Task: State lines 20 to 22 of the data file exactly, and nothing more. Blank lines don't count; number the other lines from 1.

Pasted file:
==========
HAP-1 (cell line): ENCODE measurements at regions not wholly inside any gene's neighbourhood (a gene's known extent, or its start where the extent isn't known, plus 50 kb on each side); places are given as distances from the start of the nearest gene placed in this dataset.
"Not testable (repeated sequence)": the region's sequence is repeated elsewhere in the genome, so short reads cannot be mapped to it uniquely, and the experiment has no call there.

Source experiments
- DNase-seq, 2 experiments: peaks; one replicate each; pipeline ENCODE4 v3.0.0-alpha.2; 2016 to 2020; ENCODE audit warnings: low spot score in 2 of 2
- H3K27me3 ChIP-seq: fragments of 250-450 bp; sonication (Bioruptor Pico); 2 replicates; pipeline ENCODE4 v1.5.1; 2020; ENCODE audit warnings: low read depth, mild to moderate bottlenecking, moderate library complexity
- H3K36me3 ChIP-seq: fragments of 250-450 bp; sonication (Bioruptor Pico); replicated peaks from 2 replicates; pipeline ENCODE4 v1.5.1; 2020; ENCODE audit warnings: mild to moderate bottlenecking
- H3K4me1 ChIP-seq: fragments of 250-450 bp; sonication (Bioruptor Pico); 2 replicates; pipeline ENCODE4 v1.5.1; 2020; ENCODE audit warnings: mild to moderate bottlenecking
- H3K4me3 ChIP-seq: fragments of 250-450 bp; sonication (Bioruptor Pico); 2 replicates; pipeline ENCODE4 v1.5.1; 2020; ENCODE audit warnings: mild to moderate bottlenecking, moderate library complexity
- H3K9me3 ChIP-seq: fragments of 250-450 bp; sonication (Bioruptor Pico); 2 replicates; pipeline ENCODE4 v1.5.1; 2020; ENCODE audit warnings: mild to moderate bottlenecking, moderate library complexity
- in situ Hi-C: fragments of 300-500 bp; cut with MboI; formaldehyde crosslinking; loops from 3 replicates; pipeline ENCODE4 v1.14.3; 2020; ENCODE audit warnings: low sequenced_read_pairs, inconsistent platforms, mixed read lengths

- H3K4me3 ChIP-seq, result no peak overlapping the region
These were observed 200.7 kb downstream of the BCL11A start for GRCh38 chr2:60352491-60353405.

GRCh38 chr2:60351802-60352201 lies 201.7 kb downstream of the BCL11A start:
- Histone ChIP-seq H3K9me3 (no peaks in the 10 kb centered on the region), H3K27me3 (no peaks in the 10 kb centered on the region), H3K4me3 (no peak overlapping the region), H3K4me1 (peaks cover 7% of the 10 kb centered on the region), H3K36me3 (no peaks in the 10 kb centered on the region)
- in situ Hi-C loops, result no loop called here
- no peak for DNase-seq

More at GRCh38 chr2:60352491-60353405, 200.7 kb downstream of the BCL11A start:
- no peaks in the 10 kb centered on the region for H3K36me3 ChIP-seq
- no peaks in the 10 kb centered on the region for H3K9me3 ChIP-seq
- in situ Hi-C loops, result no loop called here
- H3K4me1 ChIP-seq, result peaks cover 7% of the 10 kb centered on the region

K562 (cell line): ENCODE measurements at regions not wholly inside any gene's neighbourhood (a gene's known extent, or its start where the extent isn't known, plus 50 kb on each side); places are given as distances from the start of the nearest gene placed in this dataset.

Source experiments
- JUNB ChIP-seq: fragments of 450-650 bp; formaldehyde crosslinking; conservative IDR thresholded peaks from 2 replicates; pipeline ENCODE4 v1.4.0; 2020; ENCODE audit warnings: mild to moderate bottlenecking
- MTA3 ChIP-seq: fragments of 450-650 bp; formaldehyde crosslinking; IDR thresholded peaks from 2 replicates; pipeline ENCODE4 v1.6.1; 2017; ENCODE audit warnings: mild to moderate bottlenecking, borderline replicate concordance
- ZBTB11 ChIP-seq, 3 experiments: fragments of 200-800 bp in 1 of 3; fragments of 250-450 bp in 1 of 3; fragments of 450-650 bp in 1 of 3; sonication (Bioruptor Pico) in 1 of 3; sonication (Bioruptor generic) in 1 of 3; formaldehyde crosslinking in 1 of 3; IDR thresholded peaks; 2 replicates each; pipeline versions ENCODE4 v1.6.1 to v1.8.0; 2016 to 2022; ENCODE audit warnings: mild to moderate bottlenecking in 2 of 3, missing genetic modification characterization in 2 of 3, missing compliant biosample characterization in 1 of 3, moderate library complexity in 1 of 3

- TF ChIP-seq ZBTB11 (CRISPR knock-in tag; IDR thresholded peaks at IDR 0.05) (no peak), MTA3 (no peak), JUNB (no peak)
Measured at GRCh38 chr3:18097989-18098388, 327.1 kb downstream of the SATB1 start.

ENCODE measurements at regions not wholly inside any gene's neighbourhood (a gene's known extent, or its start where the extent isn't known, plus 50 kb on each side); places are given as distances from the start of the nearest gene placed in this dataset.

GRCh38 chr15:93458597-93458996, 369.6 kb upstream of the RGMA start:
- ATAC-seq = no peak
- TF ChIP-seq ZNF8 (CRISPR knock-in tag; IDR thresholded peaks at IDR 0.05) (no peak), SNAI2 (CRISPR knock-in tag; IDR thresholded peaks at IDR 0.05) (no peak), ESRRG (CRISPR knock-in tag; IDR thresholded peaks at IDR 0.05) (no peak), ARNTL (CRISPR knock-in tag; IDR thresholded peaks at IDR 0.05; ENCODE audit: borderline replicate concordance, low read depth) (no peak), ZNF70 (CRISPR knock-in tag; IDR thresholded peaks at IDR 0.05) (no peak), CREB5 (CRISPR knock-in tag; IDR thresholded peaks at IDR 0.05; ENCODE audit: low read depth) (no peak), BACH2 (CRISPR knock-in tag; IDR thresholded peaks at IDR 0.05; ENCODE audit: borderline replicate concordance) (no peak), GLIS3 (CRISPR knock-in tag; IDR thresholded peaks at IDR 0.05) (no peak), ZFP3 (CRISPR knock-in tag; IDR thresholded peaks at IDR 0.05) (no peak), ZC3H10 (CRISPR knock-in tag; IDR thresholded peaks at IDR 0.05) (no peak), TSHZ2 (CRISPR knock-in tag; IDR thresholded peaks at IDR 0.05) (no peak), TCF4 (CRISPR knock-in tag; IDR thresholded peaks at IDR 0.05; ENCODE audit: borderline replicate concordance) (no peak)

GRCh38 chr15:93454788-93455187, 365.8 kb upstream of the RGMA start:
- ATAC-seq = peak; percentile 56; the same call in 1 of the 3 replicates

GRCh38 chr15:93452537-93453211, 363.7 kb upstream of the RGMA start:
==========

- in situ Hi-C loops, result no loop called here
- H3K4me1 ChIP-seq, result peaks cover 7% of the 10 kb centered on the region

K562 (cell line): ENCODE measurements at regions not wholly inside any gene's neighbourhood (a gene's known extent, or its start where the extent isn't known, plus 50 kb on each side); places are given as distances from the start of the nearest gene placed in this dataset.